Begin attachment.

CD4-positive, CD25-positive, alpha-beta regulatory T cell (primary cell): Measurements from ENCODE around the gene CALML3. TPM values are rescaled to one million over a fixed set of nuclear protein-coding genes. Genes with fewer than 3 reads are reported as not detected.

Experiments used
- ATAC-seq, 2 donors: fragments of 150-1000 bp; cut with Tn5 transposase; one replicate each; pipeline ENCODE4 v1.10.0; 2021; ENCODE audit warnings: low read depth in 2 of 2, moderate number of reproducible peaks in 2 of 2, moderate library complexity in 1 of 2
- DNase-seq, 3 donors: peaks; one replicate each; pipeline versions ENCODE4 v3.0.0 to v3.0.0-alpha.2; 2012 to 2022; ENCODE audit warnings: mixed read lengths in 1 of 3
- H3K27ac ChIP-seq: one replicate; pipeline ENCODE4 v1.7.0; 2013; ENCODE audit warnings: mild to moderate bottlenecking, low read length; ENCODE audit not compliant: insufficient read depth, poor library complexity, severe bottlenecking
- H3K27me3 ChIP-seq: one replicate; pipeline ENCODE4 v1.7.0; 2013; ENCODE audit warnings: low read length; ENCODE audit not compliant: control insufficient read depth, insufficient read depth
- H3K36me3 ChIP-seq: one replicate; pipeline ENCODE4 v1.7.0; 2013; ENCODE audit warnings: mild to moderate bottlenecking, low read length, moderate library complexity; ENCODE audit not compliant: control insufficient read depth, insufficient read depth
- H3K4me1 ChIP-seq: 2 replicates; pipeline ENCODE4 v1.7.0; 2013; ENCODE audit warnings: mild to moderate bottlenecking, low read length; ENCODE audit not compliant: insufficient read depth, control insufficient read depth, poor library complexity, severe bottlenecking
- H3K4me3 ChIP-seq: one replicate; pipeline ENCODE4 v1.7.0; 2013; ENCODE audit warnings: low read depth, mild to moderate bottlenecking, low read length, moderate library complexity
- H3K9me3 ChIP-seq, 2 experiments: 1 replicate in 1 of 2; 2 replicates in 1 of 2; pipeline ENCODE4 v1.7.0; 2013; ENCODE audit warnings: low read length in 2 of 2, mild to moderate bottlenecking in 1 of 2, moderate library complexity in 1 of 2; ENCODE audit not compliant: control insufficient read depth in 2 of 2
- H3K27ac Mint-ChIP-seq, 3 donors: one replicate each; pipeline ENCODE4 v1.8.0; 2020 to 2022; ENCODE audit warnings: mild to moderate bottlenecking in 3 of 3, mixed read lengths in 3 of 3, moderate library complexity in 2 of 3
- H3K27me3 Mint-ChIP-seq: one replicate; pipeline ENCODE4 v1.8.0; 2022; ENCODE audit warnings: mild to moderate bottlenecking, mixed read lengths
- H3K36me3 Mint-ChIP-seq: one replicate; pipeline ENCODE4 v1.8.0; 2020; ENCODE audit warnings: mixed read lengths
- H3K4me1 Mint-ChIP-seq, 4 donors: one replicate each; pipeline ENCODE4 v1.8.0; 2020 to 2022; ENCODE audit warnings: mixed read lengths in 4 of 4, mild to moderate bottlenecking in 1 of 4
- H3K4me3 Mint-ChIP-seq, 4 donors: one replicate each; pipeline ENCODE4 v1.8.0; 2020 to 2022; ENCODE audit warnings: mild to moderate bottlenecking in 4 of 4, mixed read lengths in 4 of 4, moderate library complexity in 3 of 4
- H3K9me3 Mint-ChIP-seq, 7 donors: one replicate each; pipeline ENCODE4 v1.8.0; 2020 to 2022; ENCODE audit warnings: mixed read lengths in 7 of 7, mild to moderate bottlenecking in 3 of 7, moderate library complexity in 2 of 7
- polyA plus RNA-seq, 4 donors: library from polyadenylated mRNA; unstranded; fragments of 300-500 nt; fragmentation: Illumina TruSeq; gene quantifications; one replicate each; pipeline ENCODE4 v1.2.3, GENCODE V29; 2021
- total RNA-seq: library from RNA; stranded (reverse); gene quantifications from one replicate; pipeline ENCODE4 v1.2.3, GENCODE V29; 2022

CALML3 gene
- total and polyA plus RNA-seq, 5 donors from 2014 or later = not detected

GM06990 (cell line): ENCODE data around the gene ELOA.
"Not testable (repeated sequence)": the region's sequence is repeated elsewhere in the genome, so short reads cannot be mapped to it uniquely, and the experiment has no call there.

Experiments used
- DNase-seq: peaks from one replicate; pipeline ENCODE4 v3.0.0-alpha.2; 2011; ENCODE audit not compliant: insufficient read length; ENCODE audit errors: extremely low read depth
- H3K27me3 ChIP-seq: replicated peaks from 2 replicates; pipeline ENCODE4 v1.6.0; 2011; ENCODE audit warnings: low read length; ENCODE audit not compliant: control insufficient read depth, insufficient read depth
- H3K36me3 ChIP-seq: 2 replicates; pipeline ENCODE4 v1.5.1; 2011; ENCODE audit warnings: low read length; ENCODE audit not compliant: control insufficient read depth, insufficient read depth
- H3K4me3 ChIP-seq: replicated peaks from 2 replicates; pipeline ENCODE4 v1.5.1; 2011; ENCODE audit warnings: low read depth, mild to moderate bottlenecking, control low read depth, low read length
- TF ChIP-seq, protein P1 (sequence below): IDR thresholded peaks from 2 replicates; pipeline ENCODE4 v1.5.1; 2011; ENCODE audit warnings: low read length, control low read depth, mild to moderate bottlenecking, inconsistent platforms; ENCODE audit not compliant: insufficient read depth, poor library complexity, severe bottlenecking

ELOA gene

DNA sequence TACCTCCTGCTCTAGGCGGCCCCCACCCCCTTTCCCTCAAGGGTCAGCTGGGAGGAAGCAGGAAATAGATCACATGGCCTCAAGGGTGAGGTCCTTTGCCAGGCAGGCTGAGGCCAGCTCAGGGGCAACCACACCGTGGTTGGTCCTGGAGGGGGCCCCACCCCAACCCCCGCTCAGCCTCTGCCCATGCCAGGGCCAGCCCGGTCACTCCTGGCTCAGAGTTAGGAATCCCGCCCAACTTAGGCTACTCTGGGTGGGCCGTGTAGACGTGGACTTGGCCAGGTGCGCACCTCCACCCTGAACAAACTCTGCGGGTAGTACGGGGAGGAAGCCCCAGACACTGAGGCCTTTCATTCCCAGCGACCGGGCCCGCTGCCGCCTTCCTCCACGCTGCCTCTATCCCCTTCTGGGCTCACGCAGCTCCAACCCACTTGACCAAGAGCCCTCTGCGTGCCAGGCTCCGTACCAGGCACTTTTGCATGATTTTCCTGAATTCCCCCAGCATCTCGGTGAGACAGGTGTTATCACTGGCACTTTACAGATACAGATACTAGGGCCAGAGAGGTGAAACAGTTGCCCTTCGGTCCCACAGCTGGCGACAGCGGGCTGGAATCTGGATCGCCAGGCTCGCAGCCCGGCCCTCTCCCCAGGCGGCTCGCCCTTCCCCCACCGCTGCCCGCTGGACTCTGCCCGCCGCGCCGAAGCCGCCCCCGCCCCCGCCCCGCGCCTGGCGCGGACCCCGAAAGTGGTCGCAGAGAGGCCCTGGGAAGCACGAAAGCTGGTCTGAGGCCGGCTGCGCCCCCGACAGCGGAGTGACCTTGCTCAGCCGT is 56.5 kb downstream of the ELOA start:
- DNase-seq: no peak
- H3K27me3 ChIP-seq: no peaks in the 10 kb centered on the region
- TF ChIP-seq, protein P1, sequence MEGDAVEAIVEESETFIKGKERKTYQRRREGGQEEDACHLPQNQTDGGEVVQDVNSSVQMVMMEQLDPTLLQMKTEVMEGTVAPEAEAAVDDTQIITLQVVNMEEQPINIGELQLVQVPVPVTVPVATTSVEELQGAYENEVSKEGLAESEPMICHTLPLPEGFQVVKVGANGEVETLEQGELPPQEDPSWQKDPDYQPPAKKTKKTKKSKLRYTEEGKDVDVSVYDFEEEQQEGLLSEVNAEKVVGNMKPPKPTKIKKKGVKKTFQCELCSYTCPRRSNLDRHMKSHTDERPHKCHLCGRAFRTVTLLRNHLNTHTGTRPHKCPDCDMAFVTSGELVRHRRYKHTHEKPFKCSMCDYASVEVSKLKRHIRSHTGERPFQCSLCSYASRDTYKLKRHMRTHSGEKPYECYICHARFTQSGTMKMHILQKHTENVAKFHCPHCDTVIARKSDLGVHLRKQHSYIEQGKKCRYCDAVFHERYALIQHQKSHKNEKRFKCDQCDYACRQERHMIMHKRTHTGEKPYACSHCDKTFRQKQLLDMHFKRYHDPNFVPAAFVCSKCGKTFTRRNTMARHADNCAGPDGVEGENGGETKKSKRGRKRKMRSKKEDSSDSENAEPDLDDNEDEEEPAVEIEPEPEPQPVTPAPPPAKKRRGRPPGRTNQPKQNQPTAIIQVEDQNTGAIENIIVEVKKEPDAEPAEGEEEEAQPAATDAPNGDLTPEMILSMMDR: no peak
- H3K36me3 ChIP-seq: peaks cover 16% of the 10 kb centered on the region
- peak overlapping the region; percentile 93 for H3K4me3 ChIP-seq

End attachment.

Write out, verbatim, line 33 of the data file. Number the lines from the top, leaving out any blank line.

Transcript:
- TF ChIP-seq, protein P1, sequence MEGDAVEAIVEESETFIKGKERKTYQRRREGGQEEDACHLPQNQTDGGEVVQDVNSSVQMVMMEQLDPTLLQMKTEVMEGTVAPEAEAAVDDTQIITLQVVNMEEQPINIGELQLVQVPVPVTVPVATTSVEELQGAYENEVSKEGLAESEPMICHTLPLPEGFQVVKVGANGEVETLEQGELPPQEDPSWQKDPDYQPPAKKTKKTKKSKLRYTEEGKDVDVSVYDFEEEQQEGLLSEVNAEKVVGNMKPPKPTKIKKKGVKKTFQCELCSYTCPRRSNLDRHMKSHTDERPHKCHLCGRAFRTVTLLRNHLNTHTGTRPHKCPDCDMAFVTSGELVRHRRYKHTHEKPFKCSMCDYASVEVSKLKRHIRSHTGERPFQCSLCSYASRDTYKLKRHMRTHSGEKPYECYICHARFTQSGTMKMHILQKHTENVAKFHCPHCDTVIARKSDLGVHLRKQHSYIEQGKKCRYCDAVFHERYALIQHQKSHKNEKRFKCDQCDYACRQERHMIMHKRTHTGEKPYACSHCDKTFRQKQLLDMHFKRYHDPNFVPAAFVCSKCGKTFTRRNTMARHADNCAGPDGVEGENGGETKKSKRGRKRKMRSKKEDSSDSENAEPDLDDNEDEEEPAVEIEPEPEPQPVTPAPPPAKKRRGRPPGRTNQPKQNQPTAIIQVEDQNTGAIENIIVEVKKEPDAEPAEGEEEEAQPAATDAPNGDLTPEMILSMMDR: no peak